Friday, 18 October 2013

Dumfries House

Dumfries House
In April we visited the impressive Mount Stuart house, home of the Marquess of Bute, on the Isle of Bute. Whilst there we heard about the sale of Dumfries House near Cumnock in East Ayrshire and its restoration by the Dumfries House Trust. As well as the John Adam designed House and bridge over the river Lugar there is an estate with 2000 acres of landscaped grounds which butts onto the town of Cumnock. It also had been owned by the Marquess of Bute until 2007 when it was sold to the Trust headed by the Prince of Wales. He made available £20m of the £47m purchase price for the unseen purchase of Dumfries House with its collection of Chippendale furniture which otherwise would have been sold by Sotherby's to a buyer in the United States . It is a long time since I studied Chippendale for my Woodwork 'O' level but I have always had a notion to see the original pieces.

Chippendale Rosewood sideboard
By a curious coincidence I was asked in August by a group of Northern Ireland councils to organise a study tour of Ayrshire to see the fruits of Community Planning in Scotland. In discussions with the East Ayrshire Council we decided to include Dumfries House into the two day itinerary as an example of combining heritage tourism with skill training schemes for the young unemployed. The House and its extensive grounds have undergone a remarkable transformation over the past six years. Last week the group from Northern Ireland were given an enthralling three hour tour of the grounds including a superb lunch served by trainees at the hospitality project.

I was bowled over by the place. We spent a couple of hours visiting the many projects on the estate that had been resuscitated by the restoration of former buildings and structures. These included the bridge designed by Adam and a walled garden. Thirty six young unemployed from the locality had been recruited and given high quality vocational training in hospitality, woodland skills and traditional construction. There was a high level of success in gaining full time employment for the youngsters at the end of their training. The entire project had a vibrancy which augers well for the future of heritage based tourism. We even managed to squeeze a quick tour of the House at the end of the day. The visit allowed us to see the Chippendale collection although one or two of the female visitors were maybe hoping it to be more muscular!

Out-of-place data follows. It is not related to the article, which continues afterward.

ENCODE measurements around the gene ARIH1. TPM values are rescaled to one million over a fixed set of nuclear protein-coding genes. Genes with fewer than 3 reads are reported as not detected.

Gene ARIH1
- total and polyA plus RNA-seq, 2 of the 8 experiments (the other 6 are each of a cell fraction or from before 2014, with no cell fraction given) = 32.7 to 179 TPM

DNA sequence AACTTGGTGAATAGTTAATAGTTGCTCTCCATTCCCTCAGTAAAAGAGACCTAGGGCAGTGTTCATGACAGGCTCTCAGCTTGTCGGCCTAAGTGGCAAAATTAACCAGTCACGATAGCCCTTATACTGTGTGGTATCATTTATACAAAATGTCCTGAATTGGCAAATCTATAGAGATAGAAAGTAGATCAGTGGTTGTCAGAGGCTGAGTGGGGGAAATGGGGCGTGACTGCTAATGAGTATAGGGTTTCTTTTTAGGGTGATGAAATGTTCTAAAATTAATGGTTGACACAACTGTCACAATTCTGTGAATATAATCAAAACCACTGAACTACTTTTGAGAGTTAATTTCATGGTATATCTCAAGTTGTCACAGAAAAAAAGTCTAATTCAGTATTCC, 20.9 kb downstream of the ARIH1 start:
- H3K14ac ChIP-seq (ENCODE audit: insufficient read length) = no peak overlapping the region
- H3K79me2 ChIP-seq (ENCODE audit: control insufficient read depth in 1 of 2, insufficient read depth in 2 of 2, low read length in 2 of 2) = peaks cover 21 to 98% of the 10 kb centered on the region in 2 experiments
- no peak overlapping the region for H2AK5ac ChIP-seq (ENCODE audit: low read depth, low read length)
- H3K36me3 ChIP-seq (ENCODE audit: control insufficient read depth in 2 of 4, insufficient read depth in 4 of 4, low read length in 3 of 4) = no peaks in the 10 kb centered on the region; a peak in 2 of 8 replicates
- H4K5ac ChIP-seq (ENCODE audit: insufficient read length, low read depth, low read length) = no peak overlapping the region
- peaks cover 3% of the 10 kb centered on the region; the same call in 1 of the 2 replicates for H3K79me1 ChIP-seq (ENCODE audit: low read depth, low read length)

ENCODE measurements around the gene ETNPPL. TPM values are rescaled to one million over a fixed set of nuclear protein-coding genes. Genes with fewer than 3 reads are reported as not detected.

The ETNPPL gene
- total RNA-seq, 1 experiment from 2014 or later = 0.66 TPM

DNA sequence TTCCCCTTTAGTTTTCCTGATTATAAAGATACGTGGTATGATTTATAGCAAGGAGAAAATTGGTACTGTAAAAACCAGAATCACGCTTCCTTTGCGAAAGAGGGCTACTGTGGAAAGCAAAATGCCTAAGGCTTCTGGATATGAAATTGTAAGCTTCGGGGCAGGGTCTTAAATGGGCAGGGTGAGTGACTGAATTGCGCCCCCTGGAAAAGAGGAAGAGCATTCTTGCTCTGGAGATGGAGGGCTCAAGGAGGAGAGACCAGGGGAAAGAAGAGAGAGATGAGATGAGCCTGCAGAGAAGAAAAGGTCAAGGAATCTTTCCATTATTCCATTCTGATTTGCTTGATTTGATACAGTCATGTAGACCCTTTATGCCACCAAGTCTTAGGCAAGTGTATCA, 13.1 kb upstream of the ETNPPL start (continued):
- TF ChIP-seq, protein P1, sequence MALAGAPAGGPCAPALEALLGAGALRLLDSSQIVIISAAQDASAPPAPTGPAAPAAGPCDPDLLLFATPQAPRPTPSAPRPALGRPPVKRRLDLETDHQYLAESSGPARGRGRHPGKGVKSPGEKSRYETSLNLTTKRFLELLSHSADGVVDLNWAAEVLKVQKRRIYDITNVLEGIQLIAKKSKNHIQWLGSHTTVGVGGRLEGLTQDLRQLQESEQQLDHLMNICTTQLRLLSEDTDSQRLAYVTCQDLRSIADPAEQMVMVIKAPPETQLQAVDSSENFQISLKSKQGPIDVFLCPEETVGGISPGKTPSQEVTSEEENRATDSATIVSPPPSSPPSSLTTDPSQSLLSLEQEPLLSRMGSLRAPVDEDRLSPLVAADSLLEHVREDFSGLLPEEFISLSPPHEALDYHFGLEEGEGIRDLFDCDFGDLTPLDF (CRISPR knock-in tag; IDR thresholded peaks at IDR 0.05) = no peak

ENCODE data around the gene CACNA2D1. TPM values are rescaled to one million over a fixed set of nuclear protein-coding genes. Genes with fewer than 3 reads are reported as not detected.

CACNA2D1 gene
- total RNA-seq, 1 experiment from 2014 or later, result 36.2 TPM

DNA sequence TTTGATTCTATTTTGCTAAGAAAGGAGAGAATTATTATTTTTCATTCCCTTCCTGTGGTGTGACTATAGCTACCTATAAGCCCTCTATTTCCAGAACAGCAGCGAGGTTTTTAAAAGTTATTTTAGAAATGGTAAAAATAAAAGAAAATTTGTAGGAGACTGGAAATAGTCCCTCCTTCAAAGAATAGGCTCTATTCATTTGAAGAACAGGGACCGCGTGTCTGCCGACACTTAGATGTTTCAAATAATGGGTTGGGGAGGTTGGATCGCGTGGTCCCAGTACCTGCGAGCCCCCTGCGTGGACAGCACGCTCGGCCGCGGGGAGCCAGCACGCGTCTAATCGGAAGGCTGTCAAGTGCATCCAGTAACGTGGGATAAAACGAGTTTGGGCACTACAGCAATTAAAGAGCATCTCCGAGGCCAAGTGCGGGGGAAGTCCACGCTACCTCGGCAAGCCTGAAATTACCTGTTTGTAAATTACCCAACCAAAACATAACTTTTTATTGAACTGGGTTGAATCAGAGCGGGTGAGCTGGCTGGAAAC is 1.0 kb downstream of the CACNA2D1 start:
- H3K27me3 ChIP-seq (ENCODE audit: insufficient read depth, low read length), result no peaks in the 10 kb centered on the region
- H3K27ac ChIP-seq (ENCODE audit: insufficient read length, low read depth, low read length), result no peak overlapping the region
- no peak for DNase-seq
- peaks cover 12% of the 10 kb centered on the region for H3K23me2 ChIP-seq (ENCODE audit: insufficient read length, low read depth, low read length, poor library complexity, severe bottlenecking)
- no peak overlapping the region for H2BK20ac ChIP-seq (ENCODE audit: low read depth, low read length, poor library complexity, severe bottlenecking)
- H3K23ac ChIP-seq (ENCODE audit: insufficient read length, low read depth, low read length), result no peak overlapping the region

Throughout the grounds every effort had been made to provide high quality education facilities including the hospitality centre and the accommodation for youth groups in the centre. A partnership has also been established with Morrisons, the supermarket group, to farm 1000 acres by sustainable farming methods and establish a research facility with the Scottish Agricultural College. Together with the walled garden they provide fresh vegetables and meat for the Dumfries House cafes and restaurants.

Even more ambitious is the plan to build a sustainable village of 700 houses at Knockroon within the grounds of Dumfries House adjacent to Cumnock. It is contained at the eastern edge of the estate, which has free public access and the character of a royal park. The first thirty or so houses are now complete and a few remain available for sale. I was told by the estate manager that there has been a recent agreement to build another tranche of houses so that there is a critical mass of development. East Ayrshire Council as well as approving these developments have agreed to renovate the Town Hall as part of the wider regeneration of the area. It is an upbeat decision and it was good to see that one of the new walkways in Knockroon has been named after Jimmy Boyd, a recently deceased local Councillor whom I worked with in the 1980's.

The Prince of Wales has not only acted as philanthropist but also has driven the project with meticulous attention to every detail and secured sponsorship for many of the restored developments on the estate. It is a spectacular exemplar of heritage tourism and rural regeneration and will become a great attraction in this largely forgotten corner of Ayrshire.

Restored Bothy cottage by the walled garden

High quality furnishings in the education centre

Wall paintings

Restored walled garden

Hello little weed

Outdoor Centre available for youth groups


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